Recently we came across a SeekingAlpha piece that focused on the state of Porch Group. The company has raised more than $120 million to date. So we went to the company’s website and found an interesting presentation about where the company has been and where it’s heading.
Porch Group positions itself as similar to OpenTable and MindBody. Here is how it describes its flywheel:
- Porch provides software and services to home services companies such as home inspection and moving companies. These are essential services in the home buying and ownership ecosystem.
- Through these companies, Porch gains early access to homebuyers. This assertion suggests that Porch can identify those homebuyers who are about to buy a home and who will then be moving.
- Porch generates B2B2C transactional revenues by facilitating key and high-value service purchases for these consumers. This is how Porch believes it has created a flywheel.
An Unimpressive Topline
The company ended 2020 with about $75 million in topline revenue. This topline result doesn’t blow us away, given the company’s been in the local and home services space for almost a decade.
Take, for instance, Thryv. Its filings indicate close to 45,000 customers are on the Thryv Hub solution at an ARPU of $2,500. This works out to an estimated $113 million of annual revenue. This comparison suggests Porch either has many fewer SaaS paying customers and/or its ARPU is considerably lower. Oddly, the company is valued at $1.5 billion, while Thryv’s valuations hovers around half a billion dollars.
Finding Another Billion
In the presentation, the company says it expects its core business to add more than $400 million dollars in topline revenue over the next five to seven years. While this is interesting, the Porch team identifies an additional $1 billion of topline revenue. They suggest that “Mover Marketing” offers $200 million. We presume this involves selling and marketing its database of movers to the obvious prospects. Moving and storage, self-storage, locksmiths, window replacement. The list goes on.
This is a market that has had hundreds, maybe thousands of initiatives applied against it. And we’ve yet to see the compelling success story. Maybe the reason is that the scale and success of digital word of mouth — via Yelp and first-party reviews — is so powerful. That said, we’re eager to see what $200 million of “Mover Marketing” looks like and how challenging it is to make that resonate with the advertisers and importantly the homeowners and those in transition.
The second bucket of incremental revenue involves expansion in the insurance sector. Today the company operates as an agent and recently purchased HomeOwners of America (HOA). They expect this aspect of their business to add $400 million to the top line by evolving from an agency to a Managing General Agent o(MGA).
The third bucket of topline revenue growth is from something they label New Vertical. This involves entering a new home services sector via organic growth and acquisition. This bucket accounts for the remaining $400 million taking the topline via the three buckets to $1.5 billion.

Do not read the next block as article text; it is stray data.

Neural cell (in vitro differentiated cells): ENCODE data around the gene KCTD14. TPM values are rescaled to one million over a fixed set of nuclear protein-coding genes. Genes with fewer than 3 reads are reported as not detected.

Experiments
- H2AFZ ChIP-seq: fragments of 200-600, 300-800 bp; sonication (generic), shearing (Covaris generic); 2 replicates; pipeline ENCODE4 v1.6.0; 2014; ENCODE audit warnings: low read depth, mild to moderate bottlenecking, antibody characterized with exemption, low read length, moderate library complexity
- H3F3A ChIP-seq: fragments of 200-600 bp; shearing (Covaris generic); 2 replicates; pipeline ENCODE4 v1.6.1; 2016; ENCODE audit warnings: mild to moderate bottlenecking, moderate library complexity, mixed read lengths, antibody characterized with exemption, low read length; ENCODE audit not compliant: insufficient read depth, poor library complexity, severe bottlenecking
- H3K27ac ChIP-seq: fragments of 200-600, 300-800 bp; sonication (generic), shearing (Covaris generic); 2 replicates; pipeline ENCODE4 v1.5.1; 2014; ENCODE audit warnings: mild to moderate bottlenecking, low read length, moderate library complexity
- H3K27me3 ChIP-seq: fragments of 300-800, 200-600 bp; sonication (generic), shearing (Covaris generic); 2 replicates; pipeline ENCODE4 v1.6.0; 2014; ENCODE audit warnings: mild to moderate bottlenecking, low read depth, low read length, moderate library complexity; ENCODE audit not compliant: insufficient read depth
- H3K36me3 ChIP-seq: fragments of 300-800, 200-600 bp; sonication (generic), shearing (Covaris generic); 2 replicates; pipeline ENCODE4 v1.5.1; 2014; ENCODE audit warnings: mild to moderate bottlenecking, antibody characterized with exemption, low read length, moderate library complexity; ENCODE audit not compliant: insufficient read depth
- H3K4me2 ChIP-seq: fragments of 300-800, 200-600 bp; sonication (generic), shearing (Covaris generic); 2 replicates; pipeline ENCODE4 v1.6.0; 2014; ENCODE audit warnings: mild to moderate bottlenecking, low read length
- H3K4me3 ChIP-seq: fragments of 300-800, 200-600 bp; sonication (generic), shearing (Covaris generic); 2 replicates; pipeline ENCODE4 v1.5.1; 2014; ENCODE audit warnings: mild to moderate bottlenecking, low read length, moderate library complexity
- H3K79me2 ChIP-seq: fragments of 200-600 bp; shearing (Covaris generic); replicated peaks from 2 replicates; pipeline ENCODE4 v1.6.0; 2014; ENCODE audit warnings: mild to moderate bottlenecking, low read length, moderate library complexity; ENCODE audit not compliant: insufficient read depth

These are ambitious estimates. But clearly, there is plenty of addressable market available. The chart below offers a view of what the company contends is its total addressable market. It shows a total market opportunity in excess of $300 billion.
Acquiring its Way to Growth
Given that the above chart suggests $1.5 billion in topline revenue, the obvious conclusion is there’s lots of headway for Porch. To accelerate its growth the company recently acquired two companies in the home services sector. They purchased PalmTech and iRoofing – specialized software for the home inspection and home roofing sectors, respectively.
PalmTech is an inspection report writing tool for home inspectors launched in 1998. Given the company’s founding dates back to the late 1990s, we would wonder if Porch was buying the company for its software or for its customer base. Since it has been around for a while, it is not surprising that the company’s business model is a one time license for $899. There is also a $50 per month subscription option, but it is unclear if that is a cloud-based solution built on new technology. Nevertheless, it is certainly a highly targeted vertical application.
iRoofing, the other acquisition noted in the investor presentation, is “a mobile software platform created & designed for roofing contractors to improve their presentation and sales capabilities. iRoofing is the Roofing industry’s first and only technology platform to visually present all major brands and roofing products and streamline business transactions between contractors, distributors, designers, and homeowners.” Started in 2012, the iRoofing appears to very much a SaaS model with a monthly cost of $129 for three devices. Presumably, this means phone, tablet, and laptop/desktop.
Proch Group didn’t disclose terms for either acquisition. Suffice to say, Porch appears to be pursuing a quasi-roll-up strategy in a couple of key verticals related to the home services sector.
More Acquisitions Coming?
The company maintains that there are some 1,000 acquisition opportunities in the space they are trying to scale in. Management has their eye on 150 of this total opportunity set. They claim to be in contact with 20 of them and are in deep discussions with seven. They expect to close four of these by the end of 2021. We’d expect they’ll be competing with PE firms like Vista on the one hand. And with a pure-play roll up shop like EverCommerce on the other.
We’re eager to see if Porch can pull this off. With more than $1.5 billion in market capitalization, it might just have enough powder available to make it happen.